Tide Head Coach Dennis Franchione put it this way; "I'm excited about playing in this game. It is one of the great rivalries in all of college football. It means a lot to the people of our state, our university and our fans. I'm looking forward to the pageantry and atmosphere in our stadium, two great teams and I think it will be as exciting a day and atmosphere as we could ask for in college football.
"So often as a college football coach, you can only savor it when the season is over--not when you are in the forest trying to find ways to be successful. But you always enjoy it if you win."
For the last 56 years the Alabama-Tennessee series has been the most unexplainable and streaky series possibly in the history of college football. From 1955-60, Tennessee posted a 5-0-1 record. From 1961-66 Alabama followed with a 5-0-1 record of its own. Tennessee regained the momentum, winning four straight from 1967-70. After the 1970 season during the glory years of Bryant-coached football, Alabama totally dominated the series winning 11 consecutive games, the longest winning streak in the history of the colorful series. Tennessee ended years of frustration, starting a four-game streak of their own, in 1982. Bama regained the upper hand in 1986 with a resounding 56-28 win at Neyland Stadium, starting an 8-game unbeaten streak.
"It's going to be a huge game for us," Tide quarterback Tyler Watts said of playing the Volunteers. "We're going to need a great week of practice. We'll have to prepare. We're definitely going to have to study up on them and know what they're doing and find out how they're going to attack us. But more importantly we need to make sure to correct our mistakes. Make sure we're giving ourselves an opportunity to win."
The Volunteers current six-game series winning streak matches the longest winning streak by any opponent against Alabama in school history. From 1896-1914 Suwanee held a nine-game unbeaten streak against the Tide, posting an 8-0-1 record. Tennessee is the only team to defeat Alabama in six consecutive seasons, and no team has ever beaten the Crimson Tide seven consecutive years.
Franchione understands the implications of Tennessee week. "I don't think there is any doubt our fans want to beat Tennessee," he acknowledged. "That's one of their rivals. It is an important game to our people. Any time you play a nationally ranked team, a traditional rival, its a boost...IF you are able to win."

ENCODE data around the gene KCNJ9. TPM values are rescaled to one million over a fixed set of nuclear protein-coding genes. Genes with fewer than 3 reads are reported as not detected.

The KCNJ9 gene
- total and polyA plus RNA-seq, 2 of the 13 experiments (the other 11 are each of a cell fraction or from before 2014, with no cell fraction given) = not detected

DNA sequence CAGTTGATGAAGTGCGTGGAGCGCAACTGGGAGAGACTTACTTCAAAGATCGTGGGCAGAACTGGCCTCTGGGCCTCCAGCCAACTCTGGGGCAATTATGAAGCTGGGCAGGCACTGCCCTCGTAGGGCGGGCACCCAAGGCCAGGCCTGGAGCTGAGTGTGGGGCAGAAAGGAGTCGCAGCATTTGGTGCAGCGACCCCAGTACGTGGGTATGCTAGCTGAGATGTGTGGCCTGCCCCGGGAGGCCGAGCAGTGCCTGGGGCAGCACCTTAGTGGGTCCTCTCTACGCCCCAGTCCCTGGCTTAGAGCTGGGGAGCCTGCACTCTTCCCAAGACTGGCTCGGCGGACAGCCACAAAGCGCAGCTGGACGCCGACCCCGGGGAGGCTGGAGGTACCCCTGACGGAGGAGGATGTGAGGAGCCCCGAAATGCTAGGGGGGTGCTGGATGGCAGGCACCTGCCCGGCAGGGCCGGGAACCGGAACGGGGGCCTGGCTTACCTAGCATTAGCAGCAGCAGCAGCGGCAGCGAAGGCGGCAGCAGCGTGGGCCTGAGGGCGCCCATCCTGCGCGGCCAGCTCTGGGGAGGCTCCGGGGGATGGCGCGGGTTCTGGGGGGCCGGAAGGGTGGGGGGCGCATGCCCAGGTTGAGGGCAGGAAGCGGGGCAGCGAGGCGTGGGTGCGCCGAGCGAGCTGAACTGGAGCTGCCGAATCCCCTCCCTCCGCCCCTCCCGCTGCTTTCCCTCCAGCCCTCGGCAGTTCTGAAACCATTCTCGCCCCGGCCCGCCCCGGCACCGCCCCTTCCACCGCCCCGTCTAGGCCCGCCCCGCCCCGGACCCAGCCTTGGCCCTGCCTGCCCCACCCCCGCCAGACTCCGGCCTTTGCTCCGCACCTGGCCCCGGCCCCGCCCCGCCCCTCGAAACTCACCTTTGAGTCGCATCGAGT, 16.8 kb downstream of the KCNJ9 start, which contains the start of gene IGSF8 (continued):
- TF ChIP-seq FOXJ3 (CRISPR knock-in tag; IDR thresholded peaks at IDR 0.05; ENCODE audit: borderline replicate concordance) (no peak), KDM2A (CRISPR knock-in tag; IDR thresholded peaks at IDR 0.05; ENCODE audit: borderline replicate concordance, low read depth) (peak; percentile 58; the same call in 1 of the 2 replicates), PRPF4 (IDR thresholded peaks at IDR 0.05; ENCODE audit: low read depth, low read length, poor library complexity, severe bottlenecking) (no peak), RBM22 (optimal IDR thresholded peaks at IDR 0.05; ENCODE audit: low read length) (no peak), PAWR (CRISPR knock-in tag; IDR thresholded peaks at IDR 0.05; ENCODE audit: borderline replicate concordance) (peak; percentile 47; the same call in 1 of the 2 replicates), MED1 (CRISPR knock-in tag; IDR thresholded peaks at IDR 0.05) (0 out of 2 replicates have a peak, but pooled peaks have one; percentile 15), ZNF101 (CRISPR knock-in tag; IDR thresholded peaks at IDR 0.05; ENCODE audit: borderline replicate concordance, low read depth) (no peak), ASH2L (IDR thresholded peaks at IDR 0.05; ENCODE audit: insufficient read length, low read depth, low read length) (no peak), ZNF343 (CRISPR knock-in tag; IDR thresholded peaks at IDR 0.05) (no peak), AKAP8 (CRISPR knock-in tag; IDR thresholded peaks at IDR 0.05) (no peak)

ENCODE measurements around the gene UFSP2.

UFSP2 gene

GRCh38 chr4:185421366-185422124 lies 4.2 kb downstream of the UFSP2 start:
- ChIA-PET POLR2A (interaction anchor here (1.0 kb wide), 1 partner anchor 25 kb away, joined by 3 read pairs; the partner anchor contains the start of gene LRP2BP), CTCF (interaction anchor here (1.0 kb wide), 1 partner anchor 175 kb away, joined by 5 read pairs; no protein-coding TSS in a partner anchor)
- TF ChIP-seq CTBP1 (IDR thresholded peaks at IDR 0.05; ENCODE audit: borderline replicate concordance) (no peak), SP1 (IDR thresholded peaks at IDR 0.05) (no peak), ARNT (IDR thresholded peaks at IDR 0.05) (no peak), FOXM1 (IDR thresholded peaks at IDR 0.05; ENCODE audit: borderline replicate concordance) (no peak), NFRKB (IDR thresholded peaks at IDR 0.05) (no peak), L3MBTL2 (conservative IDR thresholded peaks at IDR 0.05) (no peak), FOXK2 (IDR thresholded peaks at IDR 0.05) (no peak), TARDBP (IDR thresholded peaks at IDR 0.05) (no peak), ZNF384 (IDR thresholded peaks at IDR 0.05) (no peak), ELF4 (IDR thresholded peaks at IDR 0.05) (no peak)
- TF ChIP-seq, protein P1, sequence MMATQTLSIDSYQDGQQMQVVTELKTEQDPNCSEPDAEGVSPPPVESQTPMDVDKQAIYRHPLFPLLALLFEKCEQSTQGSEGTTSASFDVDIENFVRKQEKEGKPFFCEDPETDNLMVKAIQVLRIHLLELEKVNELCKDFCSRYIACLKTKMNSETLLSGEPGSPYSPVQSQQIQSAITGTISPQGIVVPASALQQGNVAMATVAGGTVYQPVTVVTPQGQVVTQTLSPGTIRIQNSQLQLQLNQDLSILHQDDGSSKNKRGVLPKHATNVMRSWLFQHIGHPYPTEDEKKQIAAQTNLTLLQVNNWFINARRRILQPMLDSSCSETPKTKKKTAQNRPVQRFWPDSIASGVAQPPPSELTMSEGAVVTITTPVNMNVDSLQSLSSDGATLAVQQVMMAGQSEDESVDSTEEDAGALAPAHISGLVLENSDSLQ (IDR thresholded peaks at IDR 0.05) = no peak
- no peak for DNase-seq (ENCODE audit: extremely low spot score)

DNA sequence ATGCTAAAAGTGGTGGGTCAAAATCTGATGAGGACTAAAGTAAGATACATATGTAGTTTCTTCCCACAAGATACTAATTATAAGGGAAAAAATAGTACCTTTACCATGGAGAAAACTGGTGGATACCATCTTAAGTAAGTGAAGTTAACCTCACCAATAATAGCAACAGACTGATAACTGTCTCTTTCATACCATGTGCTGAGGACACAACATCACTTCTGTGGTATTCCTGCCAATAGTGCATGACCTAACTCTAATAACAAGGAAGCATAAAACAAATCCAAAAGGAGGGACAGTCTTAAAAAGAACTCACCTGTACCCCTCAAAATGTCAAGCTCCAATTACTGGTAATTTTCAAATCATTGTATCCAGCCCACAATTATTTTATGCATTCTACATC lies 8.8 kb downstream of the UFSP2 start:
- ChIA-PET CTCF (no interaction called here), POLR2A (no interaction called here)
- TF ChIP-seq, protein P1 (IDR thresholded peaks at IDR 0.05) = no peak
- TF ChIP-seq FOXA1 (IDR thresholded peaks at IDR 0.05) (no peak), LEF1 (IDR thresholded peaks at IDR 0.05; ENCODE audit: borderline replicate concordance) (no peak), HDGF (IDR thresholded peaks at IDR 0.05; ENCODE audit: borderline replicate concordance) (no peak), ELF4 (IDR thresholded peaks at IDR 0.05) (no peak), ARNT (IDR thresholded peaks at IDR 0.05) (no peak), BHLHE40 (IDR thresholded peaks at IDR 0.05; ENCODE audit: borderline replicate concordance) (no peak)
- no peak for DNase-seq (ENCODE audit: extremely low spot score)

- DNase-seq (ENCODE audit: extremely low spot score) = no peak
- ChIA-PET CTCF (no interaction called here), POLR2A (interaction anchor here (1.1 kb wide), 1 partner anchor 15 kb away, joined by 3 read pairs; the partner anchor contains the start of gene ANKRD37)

Streaks aside, there is no doubt that historically Alabama/Tennessee has been the most important showdown in SEC football. Together the Crimson Tide and Volunteers have combined to win 34 SEC championships. Alabama leads the way with 21 crowns, including 15 out-right titles. Tennessee is second with 13 league titles, including nine outright. Add Florida to the mix over the last decade, and the domination is even more apparent. Since 1990 those three schools have combined to win every SEC championship.
Watts commented; "It's a big game. It's a big game for them and a big game for us. We don't need to get out of the way we've approached every game. We don't need to do anything different just because it's Tennessee. We just need to go in there and watch film like we've always done and come up with a new game plan like we've always done and then go out there and execute."
Poor execution, of course, has contributed to each of Alabama's two recent losses. Against both South Carolina and Ole Miss, the Tide has held double-digit leads into the fourth quarter, only to let them slip away when the squad couldn't make a key first down. "We've been (talking about having a killer instinct) with the players for the last three or four weeks and we will continue to, I'm sure," Franchione said. "The biggest thing is to make sure we as coaches do a good job (focusing) our players on the next play more than the end result. Sometimes we've gotten locked into that."
Heading into last year's UT game Alabama's record was an identical 3-3. That 20-10 loss was the first of five in a row, dooming the Tide team and ultimately costing the coaching staff their jobs.
But beyond the record, Watts doesn't see any other similarities. "I don't really know about last year. We let the wheels run off. We have to keep our heads up and stay close together. We just have to keep things together, keep our spirits up and make sure that we're hanging in there together. We'll turn this thing around. We're close.
"We just have to get things turned around."
EDITOR'S NOTE: Barry Allen of Alabama's Media Relations Department contributed to this report.